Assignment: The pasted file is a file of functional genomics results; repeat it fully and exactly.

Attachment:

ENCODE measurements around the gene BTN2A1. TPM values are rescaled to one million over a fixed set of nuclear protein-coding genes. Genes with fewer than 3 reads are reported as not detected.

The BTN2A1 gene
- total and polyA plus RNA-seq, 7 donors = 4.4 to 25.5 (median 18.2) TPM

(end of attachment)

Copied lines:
ENCODE measurements around the gene BTN2A1. TPM values are rescaled to one million over a fixed set of nuclear protein-coding genes. Genes with fewer than 3 reads are reported as not detected.

The BTN2A1 gene
- total and polyA plus RNA-seq, 7 donors = 4.4 to 25.5 (median 18.2) TPM